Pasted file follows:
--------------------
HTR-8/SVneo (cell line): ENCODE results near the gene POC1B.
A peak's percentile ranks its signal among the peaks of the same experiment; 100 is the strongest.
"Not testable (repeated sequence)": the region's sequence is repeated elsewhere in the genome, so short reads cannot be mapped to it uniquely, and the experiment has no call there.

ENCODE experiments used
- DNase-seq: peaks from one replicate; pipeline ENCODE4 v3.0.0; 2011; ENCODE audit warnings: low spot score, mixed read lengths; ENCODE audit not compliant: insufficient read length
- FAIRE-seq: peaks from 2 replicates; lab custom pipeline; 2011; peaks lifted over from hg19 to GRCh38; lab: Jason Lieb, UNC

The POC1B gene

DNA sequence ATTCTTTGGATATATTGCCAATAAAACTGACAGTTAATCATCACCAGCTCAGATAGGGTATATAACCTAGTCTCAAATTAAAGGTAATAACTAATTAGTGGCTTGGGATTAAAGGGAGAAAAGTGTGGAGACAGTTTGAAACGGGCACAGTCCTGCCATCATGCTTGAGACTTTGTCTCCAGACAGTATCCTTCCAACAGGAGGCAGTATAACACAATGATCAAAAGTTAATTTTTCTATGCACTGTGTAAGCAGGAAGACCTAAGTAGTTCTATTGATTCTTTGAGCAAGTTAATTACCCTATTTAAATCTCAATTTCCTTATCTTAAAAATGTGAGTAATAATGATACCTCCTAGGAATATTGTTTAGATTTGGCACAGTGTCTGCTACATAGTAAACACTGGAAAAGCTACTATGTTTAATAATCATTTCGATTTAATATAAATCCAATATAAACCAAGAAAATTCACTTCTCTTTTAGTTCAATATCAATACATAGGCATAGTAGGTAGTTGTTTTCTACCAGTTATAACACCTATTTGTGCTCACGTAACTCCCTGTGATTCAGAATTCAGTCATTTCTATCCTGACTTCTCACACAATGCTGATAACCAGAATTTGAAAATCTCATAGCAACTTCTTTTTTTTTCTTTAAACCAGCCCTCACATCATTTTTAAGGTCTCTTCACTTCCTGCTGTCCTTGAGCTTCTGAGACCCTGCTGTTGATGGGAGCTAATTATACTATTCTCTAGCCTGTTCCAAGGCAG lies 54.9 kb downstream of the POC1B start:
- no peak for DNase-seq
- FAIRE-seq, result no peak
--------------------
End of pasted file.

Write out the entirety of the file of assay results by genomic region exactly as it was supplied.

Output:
HTR-8/SVneo (cell line): ENCODE results near the gene POC1B.
A peak's percentile ranks its signal among the peaks of the same experiment; 100 is the strongest.
"Not testable (repeated sequence)": the region's sequence is repeated elsewhere in the genome, so short reads cannot be mapped to it uniquely, and the experiment has no call there.

ENCODE experiments used
- DNase-seq: peaks from one replicate; pipeline ENCODE4 v3.0.0; 2011; ENCODE audit warnings: low spot score, mixed read lengths; ENCODE audit not compliant: insufficient read length
- FAIRE-seq: peaks from 2 replicates; lab custom pipeline; 2011; peaks lifted over from hg19 to GRCh38; lab: Jason Lieb, UNC

The POC1B gene

DNA sequence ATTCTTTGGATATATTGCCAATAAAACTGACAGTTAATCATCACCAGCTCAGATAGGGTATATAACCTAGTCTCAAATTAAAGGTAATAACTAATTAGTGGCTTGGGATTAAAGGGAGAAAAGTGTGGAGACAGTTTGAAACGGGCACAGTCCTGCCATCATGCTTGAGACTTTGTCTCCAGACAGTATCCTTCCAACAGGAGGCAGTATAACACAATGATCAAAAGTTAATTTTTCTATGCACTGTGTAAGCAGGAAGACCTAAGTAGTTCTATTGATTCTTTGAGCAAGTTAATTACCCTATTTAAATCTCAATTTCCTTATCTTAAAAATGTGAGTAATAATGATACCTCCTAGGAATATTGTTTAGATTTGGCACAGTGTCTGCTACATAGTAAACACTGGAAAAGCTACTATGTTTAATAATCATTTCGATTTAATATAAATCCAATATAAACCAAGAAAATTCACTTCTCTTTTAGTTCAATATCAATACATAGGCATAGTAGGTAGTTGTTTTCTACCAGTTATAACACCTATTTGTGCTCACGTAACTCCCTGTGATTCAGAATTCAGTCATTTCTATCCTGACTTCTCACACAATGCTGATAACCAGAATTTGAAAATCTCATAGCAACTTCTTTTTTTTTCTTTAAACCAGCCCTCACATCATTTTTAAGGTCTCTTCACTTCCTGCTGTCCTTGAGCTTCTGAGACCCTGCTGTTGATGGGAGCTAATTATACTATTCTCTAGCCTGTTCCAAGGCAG lies 54.9 kb downstream of the POC1B start:
- no peak for DNase-seq
- FAIRE-seq, result no peak